Cisco has an opportunity to outflank the competition with an “SDN TOR switch.” Today’s current networking products have been focused on converged infrastructures, encapsulating Fibre Channel into Ethernet packets (FCoE) in order to reduce complexity.  If Cisco can shift its focus from converged environments to SDN and bring a lower cost SDN TOR switch to market, they can prevent some of the potential defection of customers. This product would allow customers with an existing Cisco investment to continue to leverage that investment as they move to an SDN world.  Think of this as an insurance policy on SDN – if it takes off you are covered, if it does not you are still wrapped in the warmth of an all-Cisco environment.  Just adding SDN to its current (read: expensive) switches will not present a compelling opportunity for customers and will open the door to other vendors to take their space.

By expanding the Cisco certification programs to focus on SDN, the company can continue to leverage all that they have done in providing education to the market and also help arm their forces with the tools that they need to simultaneously address SDN while trying to keep customers engaged.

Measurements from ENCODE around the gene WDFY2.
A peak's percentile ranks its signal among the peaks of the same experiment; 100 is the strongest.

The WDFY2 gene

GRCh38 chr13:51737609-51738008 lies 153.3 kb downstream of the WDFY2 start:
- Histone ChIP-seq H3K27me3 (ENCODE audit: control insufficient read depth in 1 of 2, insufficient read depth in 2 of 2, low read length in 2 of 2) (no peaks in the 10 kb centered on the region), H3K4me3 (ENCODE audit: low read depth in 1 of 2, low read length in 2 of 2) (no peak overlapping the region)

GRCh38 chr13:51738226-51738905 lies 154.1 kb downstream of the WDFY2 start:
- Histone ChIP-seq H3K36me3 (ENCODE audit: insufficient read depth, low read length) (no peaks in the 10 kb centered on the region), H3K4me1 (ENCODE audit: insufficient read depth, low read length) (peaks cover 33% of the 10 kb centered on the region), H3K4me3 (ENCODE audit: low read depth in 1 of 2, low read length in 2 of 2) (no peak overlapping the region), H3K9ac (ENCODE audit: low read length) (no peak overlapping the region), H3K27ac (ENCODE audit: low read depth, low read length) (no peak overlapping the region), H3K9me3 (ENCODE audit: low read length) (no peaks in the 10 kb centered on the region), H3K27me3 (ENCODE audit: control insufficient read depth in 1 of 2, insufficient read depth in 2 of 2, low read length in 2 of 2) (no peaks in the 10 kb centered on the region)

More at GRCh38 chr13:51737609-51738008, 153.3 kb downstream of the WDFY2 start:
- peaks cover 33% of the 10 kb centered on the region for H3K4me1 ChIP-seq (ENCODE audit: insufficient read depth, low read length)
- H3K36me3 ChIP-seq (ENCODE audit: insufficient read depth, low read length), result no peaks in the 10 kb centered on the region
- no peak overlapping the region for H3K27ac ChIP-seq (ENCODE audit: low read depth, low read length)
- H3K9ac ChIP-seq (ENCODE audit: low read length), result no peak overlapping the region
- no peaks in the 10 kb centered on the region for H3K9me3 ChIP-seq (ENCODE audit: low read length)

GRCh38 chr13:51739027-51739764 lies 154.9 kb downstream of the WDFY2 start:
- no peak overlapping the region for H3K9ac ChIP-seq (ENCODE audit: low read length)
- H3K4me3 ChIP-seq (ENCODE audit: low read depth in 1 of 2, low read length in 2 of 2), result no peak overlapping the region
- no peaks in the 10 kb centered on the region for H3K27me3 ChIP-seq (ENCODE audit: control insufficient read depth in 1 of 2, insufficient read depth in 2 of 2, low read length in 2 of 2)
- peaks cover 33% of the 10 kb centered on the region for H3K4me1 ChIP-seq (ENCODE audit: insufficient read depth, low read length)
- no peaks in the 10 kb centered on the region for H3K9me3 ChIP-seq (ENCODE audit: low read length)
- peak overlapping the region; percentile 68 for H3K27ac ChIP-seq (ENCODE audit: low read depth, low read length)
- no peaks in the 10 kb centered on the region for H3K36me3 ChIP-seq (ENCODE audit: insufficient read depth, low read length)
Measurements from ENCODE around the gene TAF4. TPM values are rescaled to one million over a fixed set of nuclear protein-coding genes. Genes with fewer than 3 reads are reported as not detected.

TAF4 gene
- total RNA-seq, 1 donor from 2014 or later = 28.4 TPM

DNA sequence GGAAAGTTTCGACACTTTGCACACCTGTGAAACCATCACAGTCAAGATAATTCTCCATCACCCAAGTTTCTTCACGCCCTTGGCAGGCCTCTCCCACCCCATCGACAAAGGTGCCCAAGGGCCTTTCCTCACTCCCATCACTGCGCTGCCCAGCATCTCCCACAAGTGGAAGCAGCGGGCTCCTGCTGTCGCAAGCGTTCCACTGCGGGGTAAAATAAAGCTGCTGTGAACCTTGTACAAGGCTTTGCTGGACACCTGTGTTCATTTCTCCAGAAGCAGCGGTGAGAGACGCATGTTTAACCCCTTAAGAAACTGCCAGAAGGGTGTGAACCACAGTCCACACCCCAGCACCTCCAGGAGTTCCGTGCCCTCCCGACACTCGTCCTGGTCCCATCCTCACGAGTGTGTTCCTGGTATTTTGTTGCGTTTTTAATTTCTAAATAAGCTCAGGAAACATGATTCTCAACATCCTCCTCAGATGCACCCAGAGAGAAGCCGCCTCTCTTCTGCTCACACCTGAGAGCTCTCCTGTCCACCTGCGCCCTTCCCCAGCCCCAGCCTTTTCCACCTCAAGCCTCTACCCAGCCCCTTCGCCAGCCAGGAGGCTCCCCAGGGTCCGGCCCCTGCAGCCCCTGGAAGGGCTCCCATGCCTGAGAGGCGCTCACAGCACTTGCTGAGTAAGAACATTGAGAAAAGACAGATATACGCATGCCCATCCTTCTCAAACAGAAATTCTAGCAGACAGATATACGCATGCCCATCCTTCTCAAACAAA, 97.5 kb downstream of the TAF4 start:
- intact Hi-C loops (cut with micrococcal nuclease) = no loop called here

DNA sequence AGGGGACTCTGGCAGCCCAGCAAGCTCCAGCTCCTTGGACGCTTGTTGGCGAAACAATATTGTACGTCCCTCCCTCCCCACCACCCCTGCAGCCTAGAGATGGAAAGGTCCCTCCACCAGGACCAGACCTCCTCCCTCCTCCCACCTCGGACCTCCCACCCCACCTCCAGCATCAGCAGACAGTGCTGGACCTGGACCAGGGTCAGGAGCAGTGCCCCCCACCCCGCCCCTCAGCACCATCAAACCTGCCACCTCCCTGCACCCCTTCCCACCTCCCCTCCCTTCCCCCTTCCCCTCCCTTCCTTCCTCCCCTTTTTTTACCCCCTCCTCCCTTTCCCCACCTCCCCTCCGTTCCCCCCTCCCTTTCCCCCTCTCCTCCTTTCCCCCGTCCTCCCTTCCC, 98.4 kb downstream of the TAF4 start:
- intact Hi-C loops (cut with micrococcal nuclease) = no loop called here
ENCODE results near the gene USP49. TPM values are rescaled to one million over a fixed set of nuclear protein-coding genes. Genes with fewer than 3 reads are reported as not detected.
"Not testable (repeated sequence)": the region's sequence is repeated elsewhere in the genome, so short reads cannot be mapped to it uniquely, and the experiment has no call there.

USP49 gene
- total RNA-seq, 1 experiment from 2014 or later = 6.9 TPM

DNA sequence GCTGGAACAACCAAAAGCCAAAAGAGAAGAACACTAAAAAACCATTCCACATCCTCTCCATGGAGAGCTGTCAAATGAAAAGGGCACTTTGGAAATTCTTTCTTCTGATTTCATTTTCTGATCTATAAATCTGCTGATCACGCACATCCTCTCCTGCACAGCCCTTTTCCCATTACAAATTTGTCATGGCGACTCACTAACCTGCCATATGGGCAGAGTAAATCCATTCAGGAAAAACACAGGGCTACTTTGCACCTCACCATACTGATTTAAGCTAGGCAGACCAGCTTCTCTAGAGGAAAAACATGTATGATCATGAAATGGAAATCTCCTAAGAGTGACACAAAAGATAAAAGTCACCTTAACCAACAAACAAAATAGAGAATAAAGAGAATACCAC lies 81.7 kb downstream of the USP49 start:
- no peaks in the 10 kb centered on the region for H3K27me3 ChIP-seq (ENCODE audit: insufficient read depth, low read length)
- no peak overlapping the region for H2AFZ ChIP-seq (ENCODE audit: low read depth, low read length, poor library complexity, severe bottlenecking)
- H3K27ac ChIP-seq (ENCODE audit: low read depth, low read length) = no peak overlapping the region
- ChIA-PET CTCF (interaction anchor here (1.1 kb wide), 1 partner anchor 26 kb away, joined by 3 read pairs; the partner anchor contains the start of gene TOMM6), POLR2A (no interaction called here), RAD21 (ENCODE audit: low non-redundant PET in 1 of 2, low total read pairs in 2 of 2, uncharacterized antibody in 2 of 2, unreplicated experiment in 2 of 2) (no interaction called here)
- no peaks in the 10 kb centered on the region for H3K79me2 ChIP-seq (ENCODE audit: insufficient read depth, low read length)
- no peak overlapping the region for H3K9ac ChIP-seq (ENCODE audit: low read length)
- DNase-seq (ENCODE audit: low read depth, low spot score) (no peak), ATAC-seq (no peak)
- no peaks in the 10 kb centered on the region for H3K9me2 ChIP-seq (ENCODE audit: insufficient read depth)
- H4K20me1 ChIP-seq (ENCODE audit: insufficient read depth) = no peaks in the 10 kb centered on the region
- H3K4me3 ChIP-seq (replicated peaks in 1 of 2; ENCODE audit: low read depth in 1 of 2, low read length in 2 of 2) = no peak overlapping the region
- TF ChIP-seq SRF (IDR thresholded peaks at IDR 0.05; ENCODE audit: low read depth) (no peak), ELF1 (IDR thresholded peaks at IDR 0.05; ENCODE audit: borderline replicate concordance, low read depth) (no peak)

The single biggest threat to Cisco is the advent of inexpensive TOR switches from China.  Hyperscale customers are already implementing these at a rapid pace, moving to SDN and OpenFlow, saving potentially tens of thousands per rack in the process.  With deployments that can include thousands of racks, that savings starts to stack up quickly.  Just as the Hyperscale customers have moved away from branded OEM systems, preferring to go right to the ODMs to have their own stripped-down compute engines built to their specifications, the network was an easy follow-on and now they are employing that same model to drive cost out of their networking.  This could not have been done without OpenFlow, which continued to drive the switching functionality that customers demand.  The networking market has never been this close to hardware commoditization than ever before.  And although it has been built on standards like Ethernet for the past 30 years, all of the functionality above the transport layer was anything but standard.  With SDN, that functionality outside of transport is moved to the SDN controller and the actual switching hardware becomes commoditized.  Normally the mindset was “he who controls the core controls the edge,” but with SDN, if all of the edges change rapidly, there is an opportunity for Cisco to start to lose core business because the value proposition is diminished. SDN is marginalizing the TOR/EOR market and Cisco needs to understand how to properly react to this or risk losing significant share from overseas vendors.